83. Hasler J, Rada C, Neuberger MS. Cytoplasmic activation-induced cytidine deaminase (AID) exists in stoichiometric complex with translation elongation factor 1alpha (eEF1A). Proc Natl Acad Sci U S A (2011) 108(45):18366–71. doi:10.1073/pnas.1106729108

CrossRef Full Text | Google Scholar

84. Pavri R, Gazumyan A, Jankovic M, Di Virgilio M, Klein I, Ansarah-Sobrinho C, et al. Activation-induced cytidine deaminase targets DNA at sites of RNA polymerase II stalling by interaction with Spt5. Cell (2010) 143(1):122–33. doi:10.1016/j.cell.2010.09.017

PubMed Abstract | CrossRef Full Text | Google Scholar

85. Basu U, Meng FL, Keim C, Grinstein V, Pefanis E, Eccleston J, et al. The RNA exosome targets the AID cytidine deaminase to both strands of transcribed duplex DNA substrates. Cell (2011) 144(3):353–63. doi:10.1016/j.cell.2011.01.001

PubMed Abstract | CrossRef Full Text | Google Scholar

86. Chaudhuri J, Khuong C, Alt FW. Replication protein A interacts with AID to promote deamination of somatic hypermutation targets. Nature (2004) 430(7003):992–8. doi:10.1038/nature02821

CrossRef Full Text | Google Scholar

87. Jeevan-Raj BP, Robert I, Heyer V, Page A, Wang JH, Cammas F, et al. Epigenetic tethering of AID to the donor switch region during immunoglobulin class switch recombination. J Exp Med (2011) 208(8):1649–60. doi:10.1084/jem.20110118

PubMed Abstract | CrossRef Full Text | Google Scholar

88. Okazaki IM, Okawa K, Kobayashi M, Yoshikawa K, Kawamoto S, Nagaoka H, et al. Histone chaperone Spt6 is required for class switch recombination but not somatic hypermutation. Proc Natl Acad Sci U S A (2011) 108(19):7920–5. doi:10.1073/pnas.1104423108

PubMed Abstract | CrossRef Full Text | Google Scholar

89. Basu U, Chaudhuri J, Alpert C, Dutt S, Ranganath S, Li G, et al. The AID antibody diversification enzyme is regulated by protein kinase A phosphorylation. Nature (2005) 438(7067):508–11. doi:10.1038/nature04255

PubMed Abstract | CrossRef Full Text | Google Scholar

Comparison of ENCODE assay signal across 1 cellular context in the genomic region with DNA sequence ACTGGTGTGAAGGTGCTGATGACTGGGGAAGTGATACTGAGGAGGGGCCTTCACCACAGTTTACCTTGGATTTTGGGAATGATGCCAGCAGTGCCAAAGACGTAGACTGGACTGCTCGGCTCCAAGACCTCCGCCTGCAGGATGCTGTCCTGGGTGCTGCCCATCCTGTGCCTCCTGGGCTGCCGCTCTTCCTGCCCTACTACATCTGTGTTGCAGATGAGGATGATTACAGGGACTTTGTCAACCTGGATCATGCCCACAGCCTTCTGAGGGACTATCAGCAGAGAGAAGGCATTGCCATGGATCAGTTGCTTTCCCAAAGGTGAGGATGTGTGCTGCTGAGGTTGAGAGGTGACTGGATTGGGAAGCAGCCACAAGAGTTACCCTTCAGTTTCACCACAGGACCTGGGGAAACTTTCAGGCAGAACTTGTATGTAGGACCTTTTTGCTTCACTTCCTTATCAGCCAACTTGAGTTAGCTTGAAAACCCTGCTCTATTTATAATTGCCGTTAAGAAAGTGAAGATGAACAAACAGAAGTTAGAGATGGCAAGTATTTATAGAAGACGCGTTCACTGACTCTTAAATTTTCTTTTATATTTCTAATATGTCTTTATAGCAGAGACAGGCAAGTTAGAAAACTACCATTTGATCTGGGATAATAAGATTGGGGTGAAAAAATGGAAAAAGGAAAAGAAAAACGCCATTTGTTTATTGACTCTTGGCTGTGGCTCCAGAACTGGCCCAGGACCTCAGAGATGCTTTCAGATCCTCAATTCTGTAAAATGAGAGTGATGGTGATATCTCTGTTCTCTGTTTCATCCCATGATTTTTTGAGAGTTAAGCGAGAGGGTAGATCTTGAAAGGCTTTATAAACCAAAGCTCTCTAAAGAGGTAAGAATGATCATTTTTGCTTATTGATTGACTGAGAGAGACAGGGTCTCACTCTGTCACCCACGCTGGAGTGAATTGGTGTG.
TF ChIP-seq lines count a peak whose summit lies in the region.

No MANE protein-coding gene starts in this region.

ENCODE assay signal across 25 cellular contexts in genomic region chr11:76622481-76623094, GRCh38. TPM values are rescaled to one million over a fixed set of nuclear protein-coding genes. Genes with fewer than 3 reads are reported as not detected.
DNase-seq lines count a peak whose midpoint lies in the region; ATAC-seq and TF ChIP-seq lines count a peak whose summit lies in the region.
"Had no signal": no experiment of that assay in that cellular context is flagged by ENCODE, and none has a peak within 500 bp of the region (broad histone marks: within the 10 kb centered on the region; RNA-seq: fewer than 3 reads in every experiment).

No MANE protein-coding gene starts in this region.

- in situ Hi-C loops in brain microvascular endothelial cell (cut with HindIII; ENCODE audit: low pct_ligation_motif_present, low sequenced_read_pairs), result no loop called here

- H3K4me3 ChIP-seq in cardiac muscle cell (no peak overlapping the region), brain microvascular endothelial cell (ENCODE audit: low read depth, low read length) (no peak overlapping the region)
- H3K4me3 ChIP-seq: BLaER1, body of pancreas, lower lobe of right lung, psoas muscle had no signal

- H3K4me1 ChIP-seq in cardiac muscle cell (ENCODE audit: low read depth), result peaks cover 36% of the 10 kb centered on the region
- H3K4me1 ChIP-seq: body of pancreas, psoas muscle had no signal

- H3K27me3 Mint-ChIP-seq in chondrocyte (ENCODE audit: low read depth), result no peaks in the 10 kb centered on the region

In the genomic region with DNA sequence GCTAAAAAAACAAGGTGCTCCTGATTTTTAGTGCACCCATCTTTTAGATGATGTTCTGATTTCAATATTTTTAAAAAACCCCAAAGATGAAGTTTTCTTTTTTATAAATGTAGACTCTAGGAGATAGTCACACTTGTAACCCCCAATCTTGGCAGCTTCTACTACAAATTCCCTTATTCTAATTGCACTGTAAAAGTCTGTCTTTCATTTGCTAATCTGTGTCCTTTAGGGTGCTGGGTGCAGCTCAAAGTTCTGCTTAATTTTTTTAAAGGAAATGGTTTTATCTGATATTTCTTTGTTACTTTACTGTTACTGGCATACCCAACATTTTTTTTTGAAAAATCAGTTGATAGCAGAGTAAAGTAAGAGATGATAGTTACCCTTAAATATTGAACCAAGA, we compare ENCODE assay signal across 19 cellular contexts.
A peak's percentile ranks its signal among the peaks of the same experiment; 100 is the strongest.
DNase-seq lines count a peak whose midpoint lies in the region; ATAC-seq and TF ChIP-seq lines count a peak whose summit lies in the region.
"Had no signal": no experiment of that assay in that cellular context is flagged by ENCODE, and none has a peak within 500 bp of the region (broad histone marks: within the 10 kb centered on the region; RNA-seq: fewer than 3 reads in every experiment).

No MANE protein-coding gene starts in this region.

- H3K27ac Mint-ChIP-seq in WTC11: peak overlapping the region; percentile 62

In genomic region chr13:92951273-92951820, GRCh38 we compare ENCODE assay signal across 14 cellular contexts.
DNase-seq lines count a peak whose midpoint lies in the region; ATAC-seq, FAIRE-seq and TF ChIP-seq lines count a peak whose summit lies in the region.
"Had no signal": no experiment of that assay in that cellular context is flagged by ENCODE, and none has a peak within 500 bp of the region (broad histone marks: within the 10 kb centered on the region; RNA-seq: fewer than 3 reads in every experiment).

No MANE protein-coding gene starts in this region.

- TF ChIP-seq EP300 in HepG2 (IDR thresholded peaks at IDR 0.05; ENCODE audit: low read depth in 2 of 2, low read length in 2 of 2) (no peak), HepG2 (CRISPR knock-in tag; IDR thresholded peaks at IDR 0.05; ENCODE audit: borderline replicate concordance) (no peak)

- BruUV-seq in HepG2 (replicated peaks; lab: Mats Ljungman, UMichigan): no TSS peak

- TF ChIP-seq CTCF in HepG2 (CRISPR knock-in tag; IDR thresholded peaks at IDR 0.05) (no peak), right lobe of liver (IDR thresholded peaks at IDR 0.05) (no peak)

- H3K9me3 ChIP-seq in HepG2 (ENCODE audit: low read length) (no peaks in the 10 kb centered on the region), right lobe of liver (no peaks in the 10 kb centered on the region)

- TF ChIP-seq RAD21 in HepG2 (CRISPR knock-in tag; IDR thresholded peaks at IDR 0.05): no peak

90. Pasqualucci L, Kitaura Y, Gu H, Dalla-Favera R. PKA-mediated phosphorylation regulates the function of activation-induced deaminase (AID) in B cells. Proc Natl Acad Sci U S A (2006) 103(2):395–400. doi:10.1073/pnas.0509969103

CrossRef Full Text | Google Scholar

91. Demorest ZL, MacDuff DA, Brown WL, Morham SG, Parise LV, Harris RS. The interaction between AID and CIB1 is nonessential for antibody gene diversification by gene conversion or class switch recombination. PLoS One (2010) 5(7):e11660. doi:10.1371/journal.pone.0011660

PubMed Abstract | CrossRef Full Text | Google Scholar

92. Macduff DA, Neuberger MS, Harris RS. MDM2 can interact with the C-terminus of AID but it is inessential for antibody diversification in DT40 B cells. Mol Immunol (2006) 43(8):1099–108. doi:10.1016/j.molimm.2005.07.024

CrossRef Full Text | Google Scholar

93. Nowak U, Matthews AJ, Zheng S, Chaudhuri J. The splicing regulator PTBP2 interacts with the cytidine deaminase AID and promotes binding of AID to switch-region DNA. Nat Immunol (2011) 12(2):160–6. doi:10.1038/ni.1977

PubMed Abstract | CrossRef Full Text | Google Scholar

94. Hu W, Begum NA, Mondal S, Stanlie A, Honjo T. Identification of DNA cleavage- and recombination-specific hnRNP cofactors for activation-induced cytidine deaminase. Proc Natl Acad Sci U S A (2015) 112(18):5791–6. doi:10.1073/pnas.1506167112

PubMed Abstract | CrossRef Full Text | Google Scholar

95. Delker RK, Zhou Y, Strikoudis A, Stebbins CE, Papavasiliou FN. Solubility-based genetic screen identifies RING finger protein 126 as an E3 ligase for activation-induced cytidine deaminase. Proc Natl Acad Sci U S A (2013) 110(3):1029–34. doi:10.1073/pnas.1214538110

PubMed Abstract | CrossRef Full Text | Google Scholar

96. Kracker S, Di Virgilio M, Schwartzentruber J, Cuenin C, Forveille M, Deau MC, et al. An inherited immunoglobulin class-switch recombination deficiency associated with a defect in the INO80 chromatin remodeling complex. J Allergy Clin Immunol (2015) 135(4):998–1007.e6. doi:10.1016/j.jaci.2014.08.030

CrossRef Full Text | Google Scholar

97. Willmann KL, Milosevic S, Pauklin S, Schmitz KM, Rangam G, Simon MT, et al. A role for the RNA pol II-associated PAF complex in AID-induced immune diversification. J Exp Med (2012) 209(11):2099–111. doi:10.1084/jem.20112145

PubMed Abstract | CrossRef Full Text | Google Scholar

98. Xu Z, Fulop Z, Wu G, Pone EJ, Zhang J, Mai T, et al. 14-3-3 adaptor proteins recruit AID to 5’-AGCT-3’-rich switch regions for class switch recombination. Nat Struct Mol Biol (2010) 17(9):1124–35. doi:10.1038/nsmb.1884

PubMed Abstract | CrossRef Full Text | Google Scholar

99. Kanehiro Y, Todo K, Negishi M, Fukuoka J, Gan W, Hikasa T, et al. Activation-induced cytidine deaminase (AID)-dependent somatic hypermutation requires a splice isoform of the serine/arginine-rich (SR) protein SRSF1. Proc Natl Acad Sci U S A (2012) 109(4):1216–21. doi:10.1073/pnas.1120368109

PubMed Abstract | CrossRef Full Text | Google Scholar

100. Bohn MF, Shandilya SM, Silvas TV, Nalivaika EA, Kouno T, Kelch BA, et al. The ssDNA mutator APOBEC3A is regulated by cooperative dimerization. Structure (2015) 23(5):903–11. doi:10.1016/j.str.2015.03.016

PubMed Abstract | CrossRef Full Text | Google Scholar

101. Qian J, Wang Q, Dose M, Pruett N, Kieffer-Kwon KR, Resch W, et al. B cell super-enhancers and regulatory clusters recruit AID tumorigenic activity. Cell (2014) 159(7):1524–37. doi:10.1016/j.cell.2014.11.013

PubMed Abstract | CrossRef Full Text | Google Scholar